It’s called ASAP. When a house or business alarm goes off, you want police on the scene as soon as possible. But this ASAP stands for automated secure alarm protocol.
It’s basically a software system that allows alarm companies to send messages directly to emergency dispatchers instead of having to call a non-emergency operator, who then calls dispatch.
Houston Emergency Center Director David Cutler explains the process.
"The typical structure of an alarm call is an alarm call is received at a central alarm station they will pick up the phone and call our operators. Our operators with then create a call slip and CAD and send it to the police dispatcher. Under this new operation ASAP, it allows the call center operators to actually create that alarm slip and send it to the dispatchers, bypassing our call takers."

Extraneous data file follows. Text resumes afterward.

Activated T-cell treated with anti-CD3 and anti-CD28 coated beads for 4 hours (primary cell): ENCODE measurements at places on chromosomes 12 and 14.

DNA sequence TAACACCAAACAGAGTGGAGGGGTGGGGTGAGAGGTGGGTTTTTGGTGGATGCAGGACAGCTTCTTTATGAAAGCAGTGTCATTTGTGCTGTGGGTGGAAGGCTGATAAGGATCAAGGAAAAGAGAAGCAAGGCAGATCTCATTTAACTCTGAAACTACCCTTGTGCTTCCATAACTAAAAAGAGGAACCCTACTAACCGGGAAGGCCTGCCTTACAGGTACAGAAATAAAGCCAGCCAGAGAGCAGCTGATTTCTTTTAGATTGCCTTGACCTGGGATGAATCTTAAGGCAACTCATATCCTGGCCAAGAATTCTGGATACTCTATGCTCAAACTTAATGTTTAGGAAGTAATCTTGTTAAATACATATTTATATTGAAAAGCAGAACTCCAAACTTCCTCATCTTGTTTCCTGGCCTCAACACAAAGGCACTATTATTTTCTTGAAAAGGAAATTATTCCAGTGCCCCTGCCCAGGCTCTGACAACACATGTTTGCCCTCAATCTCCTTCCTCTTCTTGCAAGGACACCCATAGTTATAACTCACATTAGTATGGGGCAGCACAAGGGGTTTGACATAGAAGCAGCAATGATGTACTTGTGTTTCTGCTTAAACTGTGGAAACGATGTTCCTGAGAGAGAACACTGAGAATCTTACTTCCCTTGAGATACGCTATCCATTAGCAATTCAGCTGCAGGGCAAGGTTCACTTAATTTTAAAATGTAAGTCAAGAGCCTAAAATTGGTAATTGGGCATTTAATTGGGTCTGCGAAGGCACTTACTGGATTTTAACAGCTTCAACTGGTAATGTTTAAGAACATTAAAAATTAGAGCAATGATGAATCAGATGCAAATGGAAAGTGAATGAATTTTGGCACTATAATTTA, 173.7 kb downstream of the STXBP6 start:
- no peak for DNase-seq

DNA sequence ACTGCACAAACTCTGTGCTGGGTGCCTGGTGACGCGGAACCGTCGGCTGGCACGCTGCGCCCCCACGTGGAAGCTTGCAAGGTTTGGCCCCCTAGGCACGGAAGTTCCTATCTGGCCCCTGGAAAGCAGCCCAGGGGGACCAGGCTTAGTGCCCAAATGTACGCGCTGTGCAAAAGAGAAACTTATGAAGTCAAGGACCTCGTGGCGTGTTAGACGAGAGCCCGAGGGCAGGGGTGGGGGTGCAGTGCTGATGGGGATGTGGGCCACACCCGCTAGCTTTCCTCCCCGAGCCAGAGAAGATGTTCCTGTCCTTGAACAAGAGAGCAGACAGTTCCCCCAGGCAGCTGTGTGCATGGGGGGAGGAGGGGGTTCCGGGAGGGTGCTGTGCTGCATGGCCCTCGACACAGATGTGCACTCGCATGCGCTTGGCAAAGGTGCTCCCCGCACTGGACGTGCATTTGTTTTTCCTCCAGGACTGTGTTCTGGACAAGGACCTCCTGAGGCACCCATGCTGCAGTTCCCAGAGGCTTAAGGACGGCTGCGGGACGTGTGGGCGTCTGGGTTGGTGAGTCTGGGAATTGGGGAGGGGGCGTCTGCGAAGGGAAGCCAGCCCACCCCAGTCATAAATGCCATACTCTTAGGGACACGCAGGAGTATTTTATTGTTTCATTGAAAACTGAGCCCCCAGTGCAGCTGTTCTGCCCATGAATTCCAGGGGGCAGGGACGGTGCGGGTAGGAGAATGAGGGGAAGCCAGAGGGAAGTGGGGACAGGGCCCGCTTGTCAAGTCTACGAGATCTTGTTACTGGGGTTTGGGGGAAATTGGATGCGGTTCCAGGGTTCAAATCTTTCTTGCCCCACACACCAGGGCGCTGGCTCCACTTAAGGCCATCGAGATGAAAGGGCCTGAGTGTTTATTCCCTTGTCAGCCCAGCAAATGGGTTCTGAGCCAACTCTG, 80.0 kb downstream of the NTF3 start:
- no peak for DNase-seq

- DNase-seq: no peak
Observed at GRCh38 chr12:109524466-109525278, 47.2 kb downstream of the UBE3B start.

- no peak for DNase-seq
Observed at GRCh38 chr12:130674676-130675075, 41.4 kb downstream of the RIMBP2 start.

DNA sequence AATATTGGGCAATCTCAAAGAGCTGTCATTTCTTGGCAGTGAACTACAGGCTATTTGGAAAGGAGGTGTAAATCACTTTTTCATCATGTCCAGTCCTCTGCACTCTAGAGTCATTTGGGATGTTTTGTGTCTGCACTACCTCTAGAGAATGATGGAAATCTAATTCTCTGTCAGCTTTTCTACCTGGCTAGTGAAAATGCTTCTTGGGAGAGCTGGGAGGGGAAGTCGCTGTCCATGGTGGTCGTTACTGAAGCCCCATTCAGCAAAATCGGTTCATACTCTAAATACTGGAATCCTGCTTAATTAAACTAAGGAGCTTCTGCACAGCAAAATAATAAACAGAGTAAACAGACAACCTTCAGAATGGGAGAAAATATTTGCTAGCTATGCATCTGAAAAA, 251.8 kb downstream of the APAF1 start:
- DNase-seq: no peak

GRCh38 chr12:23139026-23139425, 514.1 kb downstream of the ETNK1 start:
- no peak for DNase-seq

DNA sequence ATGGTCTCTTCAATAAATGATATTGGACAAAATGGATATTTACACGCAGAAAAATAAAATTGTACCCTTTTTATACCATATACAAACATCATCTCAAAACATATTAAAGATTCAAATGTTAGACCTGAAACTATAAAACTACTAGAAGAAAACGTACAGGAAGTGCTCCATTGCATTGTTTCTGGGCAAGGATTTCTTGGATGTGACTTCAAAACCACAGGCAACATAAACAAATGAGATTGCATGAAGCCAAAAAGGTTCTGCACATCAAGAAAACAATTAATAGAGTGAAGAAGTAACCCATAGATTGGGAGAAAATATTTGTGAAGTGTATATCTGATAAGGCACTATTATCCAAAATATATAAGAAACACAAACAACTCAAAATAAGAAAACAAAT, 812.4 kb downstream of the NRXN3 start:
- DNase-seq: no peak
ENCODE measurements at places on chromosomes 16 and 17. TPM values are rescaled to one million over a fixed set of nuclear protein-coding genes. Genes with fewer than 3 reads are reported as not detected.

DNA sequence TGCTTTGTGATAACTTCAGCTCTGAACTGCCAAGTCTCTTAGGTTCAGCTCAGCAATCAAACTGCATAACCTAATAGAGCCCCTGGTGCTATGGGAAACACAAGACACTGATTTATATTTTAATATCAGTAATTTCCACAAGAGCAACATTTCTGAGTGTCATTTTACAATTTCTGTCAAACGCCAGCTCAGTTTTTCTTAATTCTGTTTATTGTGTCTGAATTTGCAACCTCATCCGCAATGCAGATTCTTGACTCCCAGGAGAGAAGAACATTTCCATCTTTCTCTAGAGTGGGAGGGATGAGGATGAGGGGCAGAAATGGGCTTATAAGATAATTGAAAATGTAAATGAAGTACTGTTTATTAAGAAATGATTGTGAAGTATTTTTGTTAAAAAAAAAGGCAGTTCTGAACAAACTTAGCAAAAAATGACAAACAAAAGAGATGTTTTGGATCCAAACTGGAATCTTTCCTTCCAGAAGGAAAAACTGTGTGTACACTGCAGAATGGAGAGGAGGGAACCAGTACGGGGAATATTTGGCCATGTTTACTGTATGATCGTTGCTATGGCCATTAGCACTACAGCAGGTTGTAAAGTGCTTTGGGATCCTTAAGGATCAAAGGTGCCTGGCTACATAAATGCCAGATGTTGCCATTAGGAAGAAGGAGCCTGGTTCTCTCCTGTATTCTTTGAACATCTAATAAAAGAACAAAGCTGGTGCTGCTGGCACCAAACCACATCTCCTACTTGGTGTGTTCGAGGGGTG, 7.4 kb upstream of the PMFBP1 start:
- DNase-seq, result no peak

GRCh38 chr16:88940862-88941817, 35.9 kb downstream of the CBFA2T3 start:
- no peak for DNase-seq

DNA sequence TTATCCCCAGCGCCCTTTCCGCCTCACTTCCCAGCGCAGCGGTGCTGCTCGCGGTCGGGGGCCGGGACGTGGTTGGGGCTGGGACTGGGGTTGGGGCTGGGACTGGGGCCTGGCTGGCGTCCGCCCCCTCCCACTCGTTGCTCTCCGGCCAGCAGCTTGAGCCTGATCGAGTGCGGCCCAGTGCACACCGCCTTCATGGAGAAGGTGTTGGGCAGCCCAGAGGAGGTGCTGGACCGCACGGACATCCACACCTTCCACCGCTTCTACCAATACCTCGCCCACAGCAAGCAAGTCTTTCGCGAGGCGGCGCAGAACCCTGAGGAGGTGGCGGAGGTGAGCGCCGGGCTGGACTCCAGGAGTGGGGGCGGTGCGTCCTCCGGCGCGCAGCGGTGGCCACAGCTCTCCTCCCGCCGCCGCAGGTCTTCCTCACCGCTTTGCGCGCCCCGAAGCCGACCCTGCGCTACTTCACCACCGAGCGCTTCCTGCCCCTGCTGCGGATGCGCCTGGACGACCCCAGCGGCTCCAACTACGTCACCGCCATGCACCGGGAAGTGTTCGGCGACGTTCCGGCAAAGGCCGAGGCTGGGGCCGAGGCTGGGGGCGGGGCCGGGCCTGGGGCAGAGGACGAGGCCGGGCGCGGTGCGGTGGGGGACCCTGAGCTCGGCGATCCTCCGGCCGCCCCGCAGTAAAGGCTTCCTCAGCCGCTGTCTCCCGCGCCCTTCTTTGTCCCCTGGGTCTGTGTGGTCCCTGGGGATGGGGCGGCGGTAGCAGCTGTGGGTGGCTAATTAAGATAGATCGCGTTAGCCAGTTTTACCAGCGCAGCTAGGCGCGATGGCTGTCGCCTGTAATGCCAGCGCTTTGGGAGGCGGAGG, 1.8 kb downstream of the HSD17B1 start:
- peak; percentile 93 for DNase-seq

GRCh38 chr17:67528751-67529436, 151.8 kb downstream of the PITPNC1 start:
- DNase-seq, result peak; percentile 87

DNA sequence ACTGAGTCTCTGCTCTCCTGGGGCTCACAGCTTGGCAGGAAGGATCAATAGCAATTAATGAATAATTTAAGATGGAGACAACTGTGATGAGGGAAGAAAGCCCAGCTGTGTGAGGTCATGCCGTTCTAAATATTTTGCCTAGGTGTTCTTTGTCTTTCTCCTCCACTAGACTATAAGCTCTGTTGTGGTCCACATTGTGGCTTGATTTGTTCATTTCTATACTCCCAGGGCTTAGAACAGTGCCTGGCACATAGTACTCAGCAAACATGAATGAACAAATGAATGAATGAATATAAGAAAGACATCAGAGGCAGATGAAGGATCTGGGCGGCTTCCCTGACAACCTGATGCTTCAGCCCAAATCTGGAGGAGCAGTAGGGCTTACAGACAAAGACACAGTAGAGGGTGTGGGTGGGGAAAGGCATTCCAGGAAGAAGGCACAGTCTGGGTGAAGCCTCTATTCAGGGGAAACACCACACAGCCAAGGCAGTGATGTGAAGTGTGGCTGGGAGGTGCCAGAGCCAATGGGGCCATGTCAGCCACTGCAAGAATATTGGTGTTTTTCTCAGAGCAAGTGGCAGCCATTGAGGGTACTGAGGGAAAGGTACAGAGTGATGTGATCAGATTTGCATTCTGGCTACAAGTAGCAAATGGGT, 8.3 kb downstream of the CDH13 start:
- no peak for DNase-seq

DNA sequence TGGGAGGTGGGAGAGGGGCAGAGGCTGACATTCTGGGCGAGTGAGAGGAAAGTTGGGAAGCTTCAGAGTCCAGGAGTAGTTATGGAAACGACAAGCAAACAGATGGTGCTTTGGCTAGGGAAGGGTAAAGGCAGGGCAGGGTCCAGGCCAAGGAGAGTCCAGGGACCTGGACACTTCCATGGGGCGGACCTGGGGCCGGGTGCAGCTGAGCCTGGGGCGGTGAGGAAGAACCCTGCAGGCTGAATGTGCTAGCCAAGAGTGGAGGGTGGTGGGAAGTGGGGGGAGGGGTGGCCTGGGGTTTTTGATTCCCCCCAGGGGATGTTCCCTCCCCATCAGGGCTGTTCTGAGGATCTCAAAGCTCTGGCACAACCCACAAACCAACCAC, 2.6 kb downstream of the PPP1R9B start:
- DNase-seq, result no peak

Cutler says city operators take thousands of calls a week on the nonemergency line — many of those are from alarm companies. If those calls go down, the city could save more than a million dollars a year in labor costs. But the bigger issue is safety and crime fighting.
"For the citizen at home, the big deal in this is it's going to get a police officer to your location faster. You don’t have the conversation that’s taking place between two operators trying to discern what the address is. 'Oops, I didn’t get that street right. Can you respell it, or hey, what’s the permit number on this.' This takes all of that out of it."
Houston is the first major city in the nation to switch to the new system. ASAP cost more than 300 thousand dollars to install, but the city believe it’ll easily make that money back.